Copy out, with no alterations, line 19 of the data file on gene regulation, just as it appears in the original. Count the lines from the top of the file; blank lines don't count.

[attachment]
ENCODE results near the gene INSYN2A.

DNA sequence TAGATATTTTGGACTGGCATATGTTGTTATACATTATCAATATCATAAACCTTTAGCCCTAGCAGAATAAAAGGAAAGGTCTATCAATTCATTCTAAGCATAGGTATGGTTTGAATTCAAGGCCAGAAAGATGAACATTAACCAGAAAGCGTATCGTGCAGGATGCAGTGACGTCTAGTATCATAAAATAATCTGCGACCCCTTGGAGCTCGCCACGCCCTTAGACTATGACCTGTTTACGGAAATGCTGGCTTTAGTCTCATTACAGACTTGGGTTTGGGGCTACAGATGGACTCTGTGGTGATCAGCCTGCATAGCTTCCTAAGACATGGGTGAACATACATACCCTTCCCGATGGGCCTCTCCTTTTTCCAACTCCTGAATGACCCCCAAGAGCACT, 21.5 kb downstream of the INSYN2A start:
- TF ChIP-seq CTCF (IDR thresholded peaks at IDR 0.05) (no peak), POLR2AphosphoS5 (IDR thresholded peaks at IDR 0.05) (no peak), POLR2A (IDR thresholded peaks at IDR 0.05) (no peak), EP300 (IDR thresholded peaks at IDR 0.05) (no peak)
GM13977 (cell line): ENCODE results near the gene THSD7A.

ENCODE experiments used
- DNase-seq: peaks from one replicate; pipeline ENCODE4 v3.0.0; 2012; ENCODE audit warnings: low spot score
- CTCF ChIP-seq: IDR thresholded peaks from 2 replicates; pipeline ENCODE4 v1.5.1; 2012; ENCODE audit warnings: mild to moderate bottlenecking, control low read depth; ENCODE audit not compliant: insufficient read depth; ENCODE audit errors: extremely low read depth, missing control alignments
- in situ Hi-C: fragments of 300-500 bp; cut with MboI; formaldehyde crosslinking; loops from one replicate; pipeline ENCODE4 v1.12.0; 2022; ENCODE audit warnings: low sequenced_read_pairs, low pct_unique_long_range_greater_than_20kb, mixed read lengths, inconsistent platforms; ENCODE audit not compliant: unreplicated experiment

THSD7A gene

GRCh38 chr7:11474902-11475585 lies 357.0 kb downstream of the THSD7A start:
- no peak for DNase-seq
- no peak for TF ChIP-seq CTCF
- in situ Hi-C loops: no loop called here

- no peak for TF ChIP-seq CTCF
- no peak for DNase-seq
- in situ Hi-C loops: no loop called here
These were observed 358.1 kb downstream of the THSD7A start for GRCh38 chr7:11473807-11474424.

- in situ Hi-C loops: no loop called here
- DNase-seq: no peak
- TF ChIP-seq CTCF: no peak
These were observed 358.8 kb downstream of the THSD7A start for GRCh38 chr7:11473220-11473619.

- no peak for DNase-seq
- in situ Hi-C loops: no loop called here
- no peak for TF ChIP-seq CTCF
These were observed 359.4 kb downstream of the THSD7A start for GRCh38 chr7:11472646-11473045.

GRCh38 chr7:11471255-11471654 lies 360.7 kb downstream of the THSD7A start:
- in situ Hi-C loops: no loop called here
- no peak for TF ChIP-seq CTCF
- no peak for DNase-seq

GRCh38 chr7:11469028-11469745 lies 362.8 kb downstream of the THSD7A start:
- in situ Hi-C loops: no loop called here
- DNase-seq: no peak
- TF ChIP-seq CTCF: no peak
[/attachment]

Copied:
- DNase-seq: no peak